The Push To Save Perkins Loans

Cynthia A. Littlefield, Vice President for Federal Relations, AJCU

Cyndy-Connections-FedRels.jpg

While Congress is working for only ten days in September, the reauthorization of the Higher Education Act (HEA) continues. Congress is embroiled in a debate over agreeing to the Iran nuclear deal, but whether the Federal government will continue to run after September 30th (the end of the fiscal year) remains in question. 

The higher education community has a serious pressing matter in that the Perkins Loan Program will permanently shut down after September 30th unless Congress extends its authorization. Unfortunately, it will cost the Congressional Budget Office (CBO) $564 million to extend the Perkins Loan Program for one year. On September 9th, a press conference was held by Representatives Mark Pocan (D-WI) and Louise Slaughter (D-NY) to push Congress to extend the Perkins Loan Program. Representatives from the National Association of Student Financial Aid Administrators, American Council on Education and AJCU spoke during the conference. This was part of the national effort made by the Campus-Based Aid Coalition (which AJCU organized) to save Perkins Loans. You can watch the press conference here on YouTube and see photos hereon Facebook.

This week, grassroots efforts to swamp Congress with “Save Perkins Loans” signage will occur, and hopefully build on our national efforts. AJCU is asking all of our Jesuit institutions to weigh in with their Members and Senators to save this vital loan program for both undergraduate and graduate students. Jesuit institutions realize a total of $45.5 million from the Federal government for Perkins Loans, which served 18,000 students in the 2013-14 academic year.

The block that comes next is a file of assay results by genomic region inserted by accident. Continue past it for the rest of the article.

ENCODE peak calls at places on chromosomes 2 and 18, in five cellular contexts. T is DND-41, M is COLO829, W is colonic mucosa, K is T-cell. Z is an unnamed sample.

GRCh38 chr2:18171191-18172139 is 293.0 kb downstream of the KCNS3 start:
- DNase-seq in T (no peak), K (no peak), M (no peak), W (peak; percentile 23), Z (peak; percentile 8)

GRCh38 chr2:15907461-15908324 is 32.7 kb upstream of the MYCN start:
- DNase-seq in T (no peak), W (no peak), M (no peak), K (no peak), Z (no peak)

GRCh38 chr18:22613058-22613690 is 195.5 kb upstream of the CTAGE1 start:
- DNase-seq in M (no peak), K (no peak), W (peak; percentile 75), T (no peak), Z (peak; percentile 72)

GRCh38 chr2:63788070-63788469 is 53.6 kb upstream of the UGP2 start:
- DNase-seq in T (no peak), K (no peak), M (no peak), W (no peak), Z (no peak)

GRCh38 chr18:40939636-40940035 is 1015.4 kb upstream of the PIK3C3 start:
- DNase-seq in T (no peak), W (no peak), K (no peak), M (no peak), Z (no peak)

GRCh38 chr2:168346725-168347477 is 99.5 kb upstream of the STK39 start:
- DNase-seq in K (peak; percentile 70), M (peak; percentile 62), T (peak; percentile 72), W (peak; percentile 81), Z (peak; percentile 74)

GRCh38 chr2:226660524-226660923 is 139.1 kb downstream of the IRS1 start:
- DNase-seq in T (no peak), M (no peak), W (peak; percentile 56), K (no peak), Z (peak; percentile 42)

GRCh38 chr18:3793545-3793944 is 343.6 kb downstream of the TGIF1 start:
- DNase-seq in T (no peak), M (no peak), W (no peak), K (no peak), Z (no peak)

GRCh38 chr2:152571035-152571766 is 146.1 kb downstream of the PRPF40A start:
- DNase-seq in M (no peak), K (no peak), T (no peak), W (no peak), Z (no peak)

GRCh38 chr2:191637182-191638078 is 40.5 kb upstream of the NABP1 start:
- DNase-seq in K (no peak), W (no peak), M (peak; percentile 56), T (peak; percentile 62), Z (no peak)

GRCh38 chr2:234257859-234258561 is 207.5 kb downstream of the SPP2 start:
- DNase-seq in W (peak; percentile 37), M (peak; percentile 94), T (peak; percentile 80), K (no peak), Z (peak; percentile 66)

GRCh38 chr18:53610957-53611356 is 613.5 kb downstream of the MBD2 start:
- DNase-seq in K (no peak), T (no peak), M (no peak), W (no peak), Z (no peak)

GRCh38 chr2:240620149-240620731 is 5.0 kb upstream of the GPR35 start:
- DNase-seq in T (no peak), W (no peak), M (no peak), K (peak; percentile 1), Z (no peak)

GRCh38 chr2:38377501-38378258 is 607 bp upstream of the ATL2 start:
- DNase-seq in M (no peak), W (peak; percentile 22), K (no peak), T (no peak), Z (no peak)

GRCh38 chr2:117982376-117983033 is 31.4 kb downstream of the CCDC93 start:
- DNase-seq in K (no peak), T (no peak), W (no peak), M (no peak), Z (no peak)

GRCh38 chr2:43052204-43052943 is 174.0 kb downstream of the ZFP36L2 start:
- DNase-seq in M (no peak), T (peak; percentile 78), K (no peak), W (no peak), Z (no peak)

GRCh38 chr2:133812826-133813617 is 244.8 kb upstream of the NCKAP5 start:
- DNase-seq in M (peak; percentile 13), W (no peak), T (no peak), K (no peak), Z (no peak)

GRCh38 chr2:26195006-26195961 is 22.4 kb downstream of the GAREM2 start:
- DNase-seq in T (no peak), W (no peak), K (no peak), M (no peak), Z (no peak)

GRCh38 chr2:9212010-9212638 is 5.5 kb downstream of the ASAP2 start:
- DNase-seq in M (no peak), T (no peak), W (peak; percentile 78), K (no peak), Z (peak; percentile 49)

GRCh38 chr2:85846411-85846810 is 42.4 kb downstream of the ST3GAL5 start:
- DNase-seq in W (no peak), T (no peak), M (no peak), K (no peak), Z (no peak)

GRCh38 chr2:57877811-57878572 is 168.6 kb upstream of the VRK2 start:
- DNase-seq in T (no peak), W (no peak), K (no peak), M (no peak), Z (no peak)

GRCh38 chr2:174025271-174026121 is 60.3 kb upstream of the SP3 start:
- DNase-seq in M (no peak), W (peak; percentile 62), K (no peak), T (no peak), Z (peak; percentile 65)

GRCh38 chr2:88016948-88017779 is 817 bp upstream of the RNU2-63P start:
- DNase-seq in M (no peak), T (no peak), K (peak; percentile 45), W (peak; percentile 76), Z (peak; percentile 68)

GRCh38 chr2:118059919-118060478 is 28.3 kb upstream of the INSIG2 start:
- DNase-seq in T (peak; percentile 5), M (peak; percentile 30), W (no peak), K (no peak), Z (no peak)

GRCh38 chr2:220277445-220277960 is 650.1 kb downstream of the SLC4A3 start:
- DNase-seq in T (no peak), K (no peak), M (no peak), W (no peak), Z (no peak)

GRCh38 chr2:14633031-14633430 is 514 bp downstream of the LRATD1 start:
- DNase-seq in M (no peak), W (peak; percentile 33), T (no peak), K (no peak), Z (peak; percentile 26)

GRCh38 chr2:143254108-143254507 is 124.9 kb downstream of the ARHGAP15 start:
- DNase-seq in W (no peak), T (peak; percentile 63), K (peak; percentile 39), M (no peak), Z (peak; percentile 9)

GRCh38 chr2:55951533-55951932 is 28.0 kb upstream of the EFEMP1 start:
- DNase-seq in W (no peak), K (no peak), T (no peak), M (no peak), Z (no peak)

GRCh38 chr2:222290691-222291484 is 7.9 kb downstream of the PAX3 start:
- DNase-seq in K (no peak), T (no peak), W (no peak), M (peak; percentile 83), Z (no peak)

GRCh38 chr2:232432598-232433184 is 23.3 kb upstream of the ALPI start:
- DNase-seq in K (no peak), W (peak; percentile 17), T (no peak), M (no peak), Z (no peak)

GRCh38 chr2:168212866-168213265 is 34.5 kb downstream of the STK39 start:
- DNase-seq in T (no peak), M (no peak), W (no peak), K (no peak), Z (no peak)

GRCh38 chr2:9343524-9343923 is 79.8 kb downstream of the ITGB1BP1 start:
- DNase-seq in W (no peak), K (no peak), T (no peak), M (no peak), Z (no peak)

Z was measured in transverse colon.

Beyond extending the Perkins Loan Program, saving all of the campus-based aid programs, including the Supplemental Education Opportunity Grant program (SEOG), is a key priority for AJCU. Serving the poor and collaborating on social justice issues are key to the Jesuit mission. Yet, there is a growing desire to “simplify Federal student aid.” In the case of the Perkins Loan Program and SEOG, simplifying equals elimination. It would be a tragedy to take away successful access programs for our nation’s poorest students.

HEA is also going to present challenges to finding solutions to emerging sexual assault cases on our nation’s campuses. Early preparation, awareness and fine tuning the campus judiciary proceedings are part of the current discussions. We also expect that the Clery Act on Campus Safety will be amended in this process.

Higher education has always relied on the excellent reputation of the accrediting process as providing checks and balances for accountability. Yet, this HEA cycle may try to take more draconian measures to eliminate the regional status of accreditation.

AJCU will be there every step of the way during HEA reauthorization, and will analyze these issues with our Federal Relations Network during the annual AJCU Federal Relations Conference in Washington, D.C. on October 7th and 8th.